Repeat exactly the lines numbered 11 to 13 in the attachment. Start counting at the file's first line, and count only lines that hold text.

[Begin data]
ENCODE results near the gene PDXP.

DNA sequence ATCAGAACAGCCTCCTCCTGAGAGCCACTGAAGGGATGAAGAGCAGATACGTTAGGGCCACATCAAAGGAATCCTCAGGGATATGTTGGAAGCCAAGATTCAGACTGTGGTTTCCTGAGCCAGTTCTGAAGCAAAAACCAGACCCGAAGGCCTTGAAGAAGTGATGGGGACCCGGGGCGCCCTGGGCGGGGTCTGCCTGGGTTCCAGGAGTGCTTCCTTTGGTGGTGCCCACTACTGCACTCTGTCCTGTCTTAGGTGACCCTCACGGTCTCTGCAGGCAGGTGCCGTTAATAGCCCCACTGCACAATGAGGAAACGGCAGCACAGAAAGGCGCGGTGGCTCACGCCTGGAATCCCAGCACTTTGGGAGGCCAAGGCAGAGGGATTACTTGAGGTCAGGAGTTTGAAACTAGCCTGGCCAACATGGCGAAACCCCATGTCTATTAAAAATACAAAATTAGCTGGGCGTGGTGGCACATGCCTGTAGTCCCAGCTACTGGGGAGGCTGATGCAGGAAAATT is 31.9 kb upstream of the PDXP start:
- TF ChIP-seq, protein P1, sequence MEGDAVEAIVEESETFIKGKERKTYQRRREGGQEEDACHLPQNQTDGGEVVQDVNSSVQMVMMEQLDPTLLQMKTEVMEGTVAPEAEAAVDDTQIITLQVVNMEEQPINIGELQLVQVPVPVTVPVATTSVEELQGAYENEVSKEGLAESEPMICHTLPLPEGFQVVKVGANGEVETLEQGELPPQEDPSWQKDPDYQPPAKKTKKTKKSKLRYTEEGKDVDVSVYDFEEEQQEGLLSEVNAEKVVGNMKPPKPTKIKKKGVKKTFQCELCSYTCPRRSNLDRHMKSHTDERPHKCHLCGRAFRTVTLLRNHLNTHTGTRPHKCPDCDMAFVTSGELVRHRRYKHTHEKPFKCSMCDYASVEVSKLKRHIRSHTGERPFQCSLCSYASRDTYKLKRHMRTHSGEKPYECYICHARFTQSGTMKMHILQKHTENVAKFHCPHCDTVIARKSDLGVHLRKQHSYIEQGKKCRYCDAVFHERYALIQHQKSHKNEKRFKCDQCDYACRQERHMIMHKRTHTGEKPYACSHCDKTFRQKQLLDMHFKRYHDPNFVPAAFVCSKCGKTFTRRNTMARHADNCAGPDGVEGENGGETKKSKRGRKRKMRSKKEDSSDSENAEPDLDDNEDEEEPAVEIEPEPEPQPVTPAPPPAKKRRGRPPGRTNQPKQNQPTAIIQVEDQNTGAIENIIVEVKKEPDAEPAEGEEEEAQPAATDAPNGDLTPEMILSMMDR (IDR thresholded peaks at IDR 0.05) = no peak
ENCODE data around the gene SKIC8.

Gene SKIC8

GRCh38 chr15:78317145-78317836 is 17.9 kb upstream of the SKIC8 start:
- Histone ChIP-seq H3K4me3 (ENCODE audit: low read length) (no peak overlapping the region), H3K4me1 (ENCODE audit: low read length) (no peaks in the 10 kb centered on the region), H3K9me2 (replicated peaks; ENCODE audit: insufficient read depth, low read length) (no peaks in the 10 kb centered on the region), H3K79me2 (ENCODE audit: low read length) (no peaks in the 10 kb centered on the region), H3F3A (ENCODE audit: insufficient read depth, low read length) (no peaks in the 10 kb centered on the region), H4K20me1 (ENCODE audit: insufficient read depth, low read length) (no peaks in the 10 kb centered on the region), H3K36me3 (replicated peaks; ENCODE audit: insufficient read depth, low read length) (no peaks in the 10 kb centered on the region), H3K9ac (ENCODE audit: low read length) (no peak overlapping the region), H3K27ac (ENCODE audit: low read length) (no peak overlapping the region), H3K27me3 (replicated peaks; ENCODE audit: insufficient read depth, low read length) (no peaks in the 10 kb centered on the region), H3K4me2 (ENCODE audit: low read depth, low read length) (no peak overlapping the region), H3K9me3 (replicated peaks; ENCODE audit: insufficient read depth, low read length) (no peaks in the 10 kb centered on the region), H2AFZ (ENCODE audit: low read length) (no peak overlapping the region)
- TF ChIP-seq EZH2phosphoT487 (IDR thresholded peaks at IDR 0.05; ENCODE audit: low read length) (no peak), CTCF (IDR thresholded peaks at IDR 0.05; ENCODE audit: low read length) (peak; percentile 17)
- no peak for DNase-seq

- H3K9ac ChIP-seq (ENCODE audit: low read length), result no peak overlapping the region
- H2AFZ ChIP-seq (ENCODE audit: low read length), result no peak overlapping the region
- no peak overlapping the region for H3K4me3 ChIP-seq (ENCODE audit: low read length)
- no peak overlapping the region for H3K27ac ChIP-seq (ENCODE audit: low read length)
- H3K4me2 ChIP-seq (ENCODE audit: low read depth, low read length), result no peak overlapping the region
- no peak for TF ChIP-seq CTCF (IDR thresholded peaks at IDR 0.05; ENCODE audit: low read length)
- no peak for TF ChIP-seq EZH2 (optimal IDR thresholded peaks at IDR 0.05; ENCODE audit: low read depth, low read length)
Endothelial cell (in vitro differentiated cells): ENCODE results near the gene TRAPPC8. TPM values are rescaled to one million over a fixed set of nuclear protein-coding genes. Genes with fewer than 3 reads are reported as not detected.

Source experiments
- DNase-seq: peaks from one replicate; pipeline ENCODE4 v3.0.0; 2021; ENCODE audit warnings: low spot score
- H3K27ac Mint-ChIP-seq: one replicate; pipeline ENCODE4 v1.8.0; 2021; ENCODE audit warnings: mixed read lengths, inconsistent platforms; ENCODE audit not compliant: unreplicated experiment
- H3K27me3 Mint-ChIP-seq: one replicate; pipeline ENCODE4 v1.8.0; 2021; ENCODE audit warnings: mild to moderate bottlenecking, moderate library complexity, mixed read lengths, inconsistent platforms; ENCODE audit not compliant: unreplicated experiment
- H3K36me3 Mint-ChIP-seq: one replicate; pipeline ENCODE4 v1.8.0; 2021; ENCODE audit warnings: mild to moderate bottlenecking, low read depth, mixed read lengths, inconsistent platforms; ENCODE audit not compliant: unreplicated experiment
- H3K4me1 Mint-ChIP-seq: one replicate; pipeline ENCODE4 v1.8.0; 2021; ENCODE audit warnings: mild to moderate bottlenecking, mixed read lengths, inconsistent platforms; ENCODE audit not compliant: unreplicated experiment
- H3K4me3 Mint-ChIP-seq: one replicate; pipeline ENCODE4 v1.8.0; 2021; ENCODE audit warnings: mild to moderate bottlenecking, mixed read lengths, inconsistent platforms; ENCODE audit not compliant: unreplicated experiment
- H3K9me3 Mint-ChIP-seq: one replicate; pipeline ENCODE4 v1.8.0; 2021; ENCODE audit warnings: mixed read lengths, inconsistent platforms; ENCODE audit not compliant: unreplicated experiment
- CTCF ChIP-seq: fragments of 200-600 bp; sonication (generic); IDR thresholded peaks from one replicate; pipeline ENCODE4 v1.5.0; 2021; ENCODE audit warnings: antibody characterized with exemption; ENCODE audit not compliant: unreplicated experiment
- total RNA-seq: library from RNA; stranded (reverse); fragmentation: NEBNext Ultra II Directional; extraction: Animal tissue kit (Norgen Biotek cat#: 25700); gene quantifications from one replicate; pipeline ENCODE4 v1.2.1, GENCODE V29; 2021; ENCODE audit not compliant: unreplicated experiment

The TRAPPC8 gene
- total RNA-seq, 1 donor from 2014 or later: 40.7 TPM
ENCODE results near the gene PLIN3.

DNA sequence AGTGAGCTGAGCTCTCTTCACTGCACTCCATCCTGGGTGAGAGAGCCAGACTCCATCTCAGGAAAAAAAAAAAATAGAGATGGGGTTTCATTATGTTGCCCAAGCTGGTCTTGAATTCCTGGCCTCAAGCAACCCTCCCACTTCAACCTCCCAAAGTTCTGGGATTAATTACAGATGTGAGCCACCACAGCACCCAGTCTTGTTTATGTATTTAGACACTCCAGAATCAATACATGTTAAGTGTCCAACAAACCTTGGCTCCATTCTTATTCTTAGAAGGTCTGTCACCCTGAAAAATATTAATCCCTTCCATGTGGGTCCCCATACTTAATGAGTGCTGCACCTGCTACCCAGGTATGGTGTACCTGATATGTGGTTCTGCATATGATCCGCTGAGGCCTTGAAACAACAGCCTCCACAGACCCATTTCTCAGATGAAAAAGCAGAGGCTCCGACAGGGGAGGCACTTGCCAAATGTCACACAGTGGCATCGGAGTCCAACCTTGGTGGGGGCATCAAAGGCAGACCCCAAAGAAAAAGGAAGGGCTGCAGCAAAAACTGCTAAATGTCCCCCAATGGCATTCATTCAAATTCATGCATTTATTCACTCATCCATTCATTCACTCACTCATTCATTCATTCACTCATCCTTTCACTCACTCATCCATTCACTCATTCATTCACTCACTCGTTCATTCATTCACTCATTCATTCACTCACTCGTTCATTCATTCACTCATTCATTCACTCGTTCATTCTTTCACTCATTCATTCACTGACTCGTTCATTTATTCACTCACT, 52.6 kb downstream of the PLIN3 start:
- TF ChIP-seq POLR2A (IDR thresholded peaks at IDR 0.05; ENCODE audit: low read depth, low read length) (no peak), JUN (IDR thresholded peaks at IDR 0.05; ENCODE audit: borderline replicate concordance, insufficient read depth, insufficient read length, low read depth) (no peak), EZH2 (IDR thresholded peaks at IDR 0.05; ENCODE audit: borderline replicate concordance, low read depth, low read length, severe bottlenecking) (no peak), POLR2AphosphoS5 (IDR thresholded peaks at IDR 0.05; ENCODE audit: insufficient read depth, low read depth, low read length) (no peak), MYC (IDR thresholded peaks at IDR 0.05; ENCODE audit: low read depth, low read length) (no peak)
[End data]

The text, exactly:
- H2AFZ ChIP-seq (ENCODE audit: low read length), result no peak overlapping the region
- no peak overlapping the region for H3K4me3 ChIP-seq (ENCODE audit: low read length)
- no peak overlapping the region for H3K27ac ChIP-seq (ENCODE audit: low read length)